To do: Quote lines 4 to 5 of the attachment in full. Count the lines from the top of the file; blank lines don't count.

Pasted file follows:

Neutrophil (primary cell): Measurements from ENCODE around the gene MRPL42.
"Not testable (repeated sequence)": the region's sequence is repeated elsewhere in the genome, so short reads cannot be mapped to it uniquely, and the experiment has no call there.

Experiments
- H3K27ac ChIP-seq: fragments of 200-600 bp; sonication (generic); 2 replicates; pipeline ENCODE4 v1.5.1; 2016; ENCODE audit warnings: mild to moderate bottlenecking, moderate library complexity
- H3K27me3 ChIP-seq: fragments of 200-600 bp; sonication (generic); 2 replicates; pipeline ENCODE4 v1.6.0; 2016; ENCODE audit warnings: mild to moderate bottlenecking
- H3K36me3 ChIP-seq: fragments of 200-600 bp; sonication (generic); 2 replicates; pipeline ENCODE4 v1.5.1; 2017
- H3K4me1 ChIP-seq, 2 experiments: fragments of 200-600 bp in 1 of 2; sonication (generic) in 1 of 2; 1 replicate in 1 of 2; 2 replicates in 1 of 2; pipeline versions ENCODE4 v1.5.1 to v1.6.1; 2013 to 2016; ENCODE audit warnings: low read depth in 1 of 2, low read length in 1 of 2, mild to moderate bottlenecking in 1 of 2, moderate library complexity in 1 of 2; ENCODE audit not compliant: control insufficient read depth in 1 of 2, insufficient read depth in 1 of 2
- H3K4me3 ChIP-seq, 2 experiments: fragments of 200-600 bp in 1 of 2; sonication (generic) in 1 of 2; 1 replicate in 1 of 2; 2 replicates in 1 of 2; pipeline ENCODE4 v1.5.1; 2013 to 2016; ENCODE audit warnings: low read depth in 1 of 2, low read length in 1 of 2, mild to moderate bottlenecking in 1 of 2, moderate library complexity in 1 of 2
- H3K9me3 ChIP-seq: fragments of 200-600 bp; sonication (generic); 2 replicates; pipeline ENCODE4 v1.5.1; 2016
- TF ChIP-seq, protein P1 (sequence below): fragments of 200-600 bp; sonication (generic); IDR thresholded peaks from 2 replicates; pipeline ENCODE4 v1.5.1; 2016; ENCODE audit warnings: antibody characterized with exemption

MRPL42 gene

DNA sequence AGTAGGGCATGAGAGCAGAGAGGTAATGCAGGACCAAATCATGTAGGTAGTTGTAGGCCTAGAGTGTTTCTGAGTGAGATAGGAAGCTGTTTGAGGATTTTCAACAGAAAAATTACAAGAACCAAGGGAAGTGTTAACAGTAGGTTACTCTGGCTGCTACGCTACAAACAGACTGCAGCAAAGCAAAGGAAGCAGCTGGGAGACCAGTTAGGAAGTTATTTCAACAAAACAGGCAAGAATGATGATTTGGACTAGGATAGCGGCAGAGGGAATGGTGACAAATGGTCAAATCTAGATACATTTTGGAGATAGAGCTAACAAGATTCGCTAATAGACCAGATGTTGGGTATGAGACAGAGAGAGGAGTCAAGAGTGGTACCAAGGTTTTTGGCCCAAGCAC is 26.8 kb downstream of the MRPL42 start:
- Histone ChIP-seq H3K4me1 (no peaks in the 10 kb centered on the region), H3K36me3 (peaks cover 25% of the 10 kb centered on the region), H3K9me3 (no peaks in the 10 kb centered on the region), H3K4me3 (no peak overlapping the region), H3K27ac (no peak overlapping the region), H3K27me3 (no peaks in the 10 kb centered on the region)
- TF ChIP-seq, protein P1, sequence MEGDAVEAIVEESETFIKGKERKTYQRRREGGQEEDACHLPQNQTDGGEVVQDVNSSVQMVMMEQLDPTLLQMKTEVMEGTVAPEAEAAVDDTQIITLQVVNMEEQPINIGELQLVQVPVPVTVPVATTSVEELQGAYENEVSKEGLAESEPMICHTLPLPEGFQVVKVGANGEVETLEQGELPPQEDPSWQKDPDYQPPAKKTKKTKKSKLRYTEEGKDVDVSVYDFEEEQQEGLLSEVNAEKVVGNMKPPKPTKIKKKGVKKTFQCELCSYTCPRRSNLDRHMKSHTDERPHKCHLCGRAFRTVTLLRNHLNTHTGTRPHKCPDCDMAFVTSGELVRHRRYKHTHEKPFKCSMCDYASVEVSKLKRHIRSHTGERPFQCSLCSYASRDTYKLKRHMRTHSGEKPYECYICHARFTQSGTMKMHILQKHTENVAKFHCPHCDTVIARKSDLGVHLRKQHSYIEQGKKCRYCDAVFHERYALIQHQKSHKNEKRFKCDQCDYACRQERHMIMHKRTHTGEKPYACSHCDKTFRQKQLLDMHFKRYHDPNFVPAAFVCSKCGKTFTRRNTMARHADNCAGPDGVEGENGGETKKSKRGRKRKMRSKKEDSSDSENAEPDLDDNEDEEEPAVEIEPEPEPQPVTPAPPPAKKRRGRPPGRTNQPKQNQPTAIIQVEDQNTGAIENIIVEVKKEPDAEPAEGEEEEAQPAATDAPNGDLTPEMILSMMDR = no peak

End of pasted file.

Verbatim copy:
- H3K27ac ChIP-seq: fragments of 200-600 bp; sonication (generic); 2 replicates; pipeline ENCODE4 v1.5.1; 2016; ENCODE audit warnings: mild to moderate bottlenecking, moderate library complexity
- H3K27me3 ChIP-seq: fragments of 200-600 bp; sonication (generic); 2 replicates; pipeline ENCODE4 v1.6.0; 2016; ENCODE audit warnings: mild to moderate bottlenecking